Now that we are only two months from Jackson D-Day, solicitors are waking up to the prospect of costs budgeting.
Costs budgeting will require lawyers to think carefully about the likely costs of a trial at an early stage, submit budgets to the court for approval, and let the court know if the estimated costs change as the case progresses – or they will not be able to recover any increase on their original budget from the losing party. The rules will apply throughout the multi-track in the county court and High Court.
Last summer, a judge’s decision in Henry v News Group Newspapers, which related to a costs budgeting pilot established for defamation cases, sent shockwaves through the profession. At first instance, the claimant solicitors were denied an extra £300,000 of costs because they had failed to update their budget, as they were required to do under the pilot. This week, the Court of Appeal overturned that rigid enforcement of the rules, and allowed the firm to recover the extra costs because it considered that there was ‘good reason’ for exceeding the budget.
But at the end of the judgment, Lord Justice Moore-Bick was at pains to point out that this decision related specifically to the defamation pilot. He went out of his way to point out that, when the new costs budgeting regime comes into force across the board in April, a stricter approach can be expected. Moore-Bick LJ also highlighted that the new costs budgeting rules will impose ‘greater responsibility on the court’ for managing costs, and indeed he was critical of the hands-off manner in which the original judge had handled the costs budgets in Henry. But will judges be equipped and ready to meet their new obligations? One might imagine that the judiciary would have received extensive training to support them in the transition to costs budgeting. But, in fact, they will only be given a single day’s training.
The Ministry of Justice tells me that ‘all salaried civil judges’ will receive a ‘special day’s training… [which] includes working on some detailed and difficult costs budgeting exercises’. The senior judiciary will be given a shorter session, while deputy district judges and other fee-paid civil judges will not attend any sessions. That is on the basis that fee-paid judges will not normally be hearing high-value multi-track claims – although practitioners say that, at the moment, it is not unheard of for deputy district judges to be listed for case management conferences in multi-track cases.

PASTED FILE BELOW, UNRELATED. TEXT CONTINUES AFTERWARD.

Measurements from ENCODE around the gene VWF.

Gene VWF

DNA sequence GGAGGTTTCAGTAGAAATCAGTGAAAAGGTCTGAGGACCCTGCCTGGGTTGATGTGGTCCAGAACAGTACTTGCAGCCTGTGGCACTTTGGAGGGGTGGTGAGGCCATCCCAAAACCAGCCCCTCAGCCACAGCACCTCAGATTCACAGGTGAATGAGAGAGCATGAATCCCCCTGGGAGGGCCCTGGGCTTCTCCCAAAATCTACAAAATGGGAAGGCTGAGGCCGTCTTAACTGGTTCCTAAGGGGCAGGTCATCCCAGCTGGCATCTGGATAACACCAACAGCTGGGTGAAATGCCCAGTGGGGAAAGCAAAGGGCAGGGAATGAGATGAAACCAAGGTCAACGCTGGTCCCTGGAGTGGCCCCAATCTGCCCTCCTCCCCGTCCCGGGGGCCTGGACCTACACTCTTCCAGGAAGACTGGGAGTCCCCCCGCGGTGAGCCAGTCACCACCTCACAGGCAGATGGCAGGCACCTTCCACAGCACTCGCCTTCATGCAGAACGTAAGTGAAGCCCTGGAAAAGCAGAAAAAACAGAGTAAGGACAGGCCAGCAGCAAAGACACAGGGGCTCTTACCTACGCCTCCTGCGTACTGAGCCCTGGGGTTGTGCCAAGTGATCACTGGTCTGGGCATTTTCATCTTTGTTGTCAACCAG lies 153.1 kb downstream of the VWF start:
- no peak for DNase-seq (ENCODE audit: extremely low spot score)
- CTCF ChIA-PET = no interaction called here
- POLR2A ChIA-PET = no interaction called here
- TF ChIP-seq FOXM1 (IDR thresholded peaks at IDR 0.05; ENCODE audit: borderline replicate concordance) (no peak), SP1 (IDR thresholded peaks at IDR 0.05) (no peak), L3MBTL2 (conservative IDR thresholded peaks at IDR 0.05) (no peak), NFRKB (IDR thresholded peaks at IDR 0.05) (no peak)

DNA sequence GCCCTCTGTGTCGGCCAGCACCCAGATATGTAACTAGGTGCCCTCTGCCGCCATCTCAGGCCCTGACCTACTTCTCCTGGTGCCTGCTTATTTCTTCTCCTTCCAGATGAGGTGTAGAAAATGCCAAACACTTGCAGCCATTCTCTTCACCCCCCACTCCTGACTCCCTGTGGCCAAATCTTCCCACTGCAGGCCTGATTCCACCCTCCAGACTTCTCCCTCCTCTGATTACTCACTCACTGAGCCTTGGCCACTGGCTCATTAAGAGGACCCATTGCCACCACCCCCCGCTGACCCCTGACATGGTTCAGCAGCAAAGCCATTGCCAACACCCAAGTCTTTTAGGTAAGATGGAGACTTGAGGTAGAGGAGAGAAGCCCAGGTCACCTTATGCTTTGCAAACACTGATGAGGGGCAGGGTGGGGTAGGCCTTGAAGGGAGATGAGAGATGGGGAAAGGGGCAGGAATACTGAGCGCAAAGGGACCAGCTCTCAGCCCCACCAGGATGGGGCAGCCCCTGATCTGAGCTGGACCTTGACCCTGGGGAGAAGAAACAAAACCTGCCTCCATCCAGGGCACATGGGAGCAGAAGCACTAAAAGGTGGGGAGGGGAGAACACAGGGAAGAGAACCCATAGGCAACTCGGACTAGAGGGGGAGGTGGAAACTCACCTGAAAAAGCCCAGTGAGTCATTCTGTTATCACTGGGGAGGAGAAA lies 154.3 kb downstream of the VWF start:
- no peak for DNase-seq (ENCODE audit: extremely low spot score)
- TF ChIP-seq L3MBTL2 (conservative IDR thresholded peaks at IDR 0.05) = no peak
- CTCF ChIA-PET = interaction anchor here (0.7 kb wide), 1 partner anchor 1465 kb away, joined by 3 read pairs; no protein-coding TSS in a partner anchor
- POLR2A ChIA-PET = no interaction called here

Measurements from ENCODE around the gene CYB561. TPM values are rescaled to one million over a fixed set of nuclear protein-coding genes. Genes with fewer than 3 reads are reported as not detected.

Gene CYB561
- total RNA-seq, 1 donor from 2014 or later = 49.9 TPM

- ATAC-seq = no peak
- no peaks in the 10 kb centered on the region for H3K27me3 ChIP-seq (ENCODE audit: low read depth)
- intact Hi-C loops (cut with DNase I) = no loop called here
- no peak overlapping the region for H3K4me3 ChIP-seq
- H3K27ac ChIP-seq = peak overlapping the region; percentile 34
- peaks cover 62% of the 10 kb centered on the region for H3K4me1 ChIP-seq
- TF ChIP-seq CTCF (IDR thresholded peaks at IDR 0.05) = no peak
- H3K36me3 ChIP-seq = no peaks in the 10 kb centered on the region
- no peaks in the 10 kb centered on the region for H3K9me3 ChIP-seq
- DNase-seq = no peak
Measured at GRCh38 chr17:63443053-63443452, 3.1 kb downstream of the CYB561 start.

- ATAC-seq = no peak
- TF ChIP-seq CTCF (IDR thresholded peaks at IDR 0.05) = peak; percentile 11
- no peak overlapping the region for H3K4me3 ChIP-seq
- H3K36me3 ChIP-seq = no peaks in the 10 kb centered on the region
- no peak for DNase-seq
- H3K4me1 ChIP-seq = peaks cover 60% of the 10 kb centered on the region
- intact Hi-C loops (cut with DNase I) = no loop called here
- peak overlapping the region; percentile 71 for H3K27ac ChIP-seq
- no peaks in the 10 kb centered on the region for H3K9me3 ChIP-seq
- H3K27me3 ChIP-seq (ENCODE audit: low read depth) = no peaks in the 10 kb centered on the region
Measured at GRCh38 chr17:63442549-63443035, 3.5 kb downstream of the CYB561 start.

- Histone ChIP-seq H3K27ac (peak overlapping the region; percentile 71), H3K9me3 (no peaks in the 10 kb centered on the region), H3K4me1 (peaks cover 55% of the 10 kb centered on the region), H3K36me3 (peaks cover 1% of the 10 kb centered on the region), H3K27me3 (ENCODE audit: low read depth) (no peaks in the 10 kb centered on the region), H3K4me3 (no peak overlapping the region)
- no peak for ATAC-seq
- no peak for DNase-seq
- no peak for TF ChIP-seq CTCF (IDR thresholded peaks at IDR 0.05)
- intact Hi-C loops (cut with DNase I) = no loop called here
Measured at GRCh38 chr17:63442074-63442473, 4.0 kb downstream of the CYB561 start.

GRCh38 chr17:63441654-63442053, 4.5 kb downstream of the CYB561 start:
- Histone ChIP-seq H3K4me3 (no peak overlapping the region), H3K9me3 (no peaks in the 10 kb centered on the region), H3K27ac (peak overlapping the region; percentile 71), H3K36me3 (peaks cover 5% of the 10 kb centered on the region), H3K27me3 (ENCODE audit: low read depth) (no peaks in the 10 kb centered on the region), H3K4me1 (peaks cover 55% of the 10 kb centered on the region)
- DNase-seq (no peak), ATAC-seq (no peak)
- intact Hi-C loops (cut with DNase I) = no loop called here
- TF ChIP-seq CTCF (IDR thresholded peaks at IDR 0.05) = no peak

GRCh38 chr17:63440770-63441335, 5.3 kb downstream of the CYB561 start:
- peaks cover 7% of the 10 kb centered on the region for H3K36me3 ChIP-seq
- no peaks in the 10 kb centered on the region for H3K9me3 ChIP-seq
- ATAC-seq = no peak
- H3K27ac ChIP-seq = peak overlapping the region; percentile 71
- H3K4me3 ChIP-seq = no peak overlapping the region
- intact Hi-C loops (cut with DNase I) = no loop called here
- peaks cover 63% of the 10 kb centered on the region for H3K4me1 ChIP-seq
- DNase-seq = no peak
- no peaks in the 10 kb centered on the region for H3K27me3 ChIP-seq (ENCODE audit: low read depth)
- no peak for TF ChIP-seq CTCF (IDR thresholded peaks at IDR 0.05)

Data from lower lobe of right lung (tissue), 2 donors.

Those on the ground have doubts that one day’s training is really enough for judges to get to grips with such a fundamental change. Iain Stark, chair of the Association of Costs Lawyers, worries that in essence, judges will simply be learning as they go along, which does not bode well for consistency of approach. He also points out that the final rules on cost budgeting have not even been published yet. So what is the training being based on?
Another issue is the extent to which judges will be savvy about the kind of costs tactics that may be played out under the new rules. For example, for one financially strong party, there might be an advantage in putting in a very low costs budget, to make the opponents’ figure – where the lawyer might be acting under a no-win, no-fee arrangement – look expensive, and likely to be rejected by an inexperienced judge. That would put a lot of pressure on one of the parties, and we are likely to see an increase in these kinds of costs tactics.
Although there are concerns that costs budgeting will frontload expense, ultimately it is about making the cost of litigation clearer from the outset, and that is an obvious benefit to clients. But it seems a shame that a little more investment could not have been made in giving judges fuller support on how to make this work in practice.
The reform itself might be sound, but – as with so much of the Jackson package – the way it is being implemented could have been done so much better.
Rachel Rothwell is editor of Litigation Funding, sister publication of the Law Society Gazette